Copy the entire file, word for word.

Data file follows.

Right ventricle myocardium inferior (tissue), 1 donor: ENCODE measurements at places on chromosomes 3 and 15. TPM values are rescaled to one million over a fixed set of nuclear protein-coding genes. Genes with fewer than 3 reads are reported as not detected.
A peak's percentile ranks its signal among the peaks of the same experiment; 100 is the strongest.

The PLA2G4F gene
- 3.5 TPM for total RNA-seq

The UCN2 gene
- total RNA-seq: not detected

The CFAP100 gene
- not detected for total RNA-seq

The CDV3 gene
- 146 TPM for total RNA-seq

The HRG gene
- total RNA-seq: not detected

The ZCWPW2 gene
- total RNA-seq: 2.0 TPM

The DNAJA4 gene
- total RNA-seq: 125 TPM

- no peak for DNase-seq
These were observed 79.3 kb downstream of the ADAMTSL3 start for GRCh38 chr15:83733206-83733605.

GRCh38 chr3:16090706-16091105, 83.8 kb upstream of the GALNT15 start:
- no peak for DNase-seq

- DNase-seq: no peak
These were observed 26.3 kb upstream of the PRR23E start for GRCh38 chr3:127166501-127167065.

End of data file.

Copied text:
Right ventricle myocardium inferior (tissue), 1 donor: ENCODE measurements at places on chromosomes 3 and 15. TPM values are rescaled to one million over a fixed set of nuclear protein-coding genes. Genes with fewer than 3 reads are reported as not detected.
A peak's percentile ranks its signal among the peaks of the same experiment; 100 is the strongest.

The PLA2G4F gene
- 3.5 TPM for total RNA-seq

The UCN2 gene
- total RNA-seq: not detected

The CFAP100 gene
- not detected for total RNA-seq

The CDV3 gene
- 146 TPM for total RNA-seq

The HRG gene
- total RNA-seq: not detected

The ZCWPW2 gene
- total RNA-seq: 2.0 TPM

The DNAJA4 gene
- total RNA-seq: 125 TPM

- no peak for DNase-seq
These were observed 79.3 kb downstream of the ADAMTSL3 start for GRCh38 chr15:83733206-83733605.

GRCh38 chr3:16090706-16091105, 83.8 kb upstream of the GALNT15 start:
- no peak for DNase-seq

- DNase-seq: no peak
These were observed 26.3 kb upstream of the PRR23E start for GRCh38 chr3:127166501-127167065.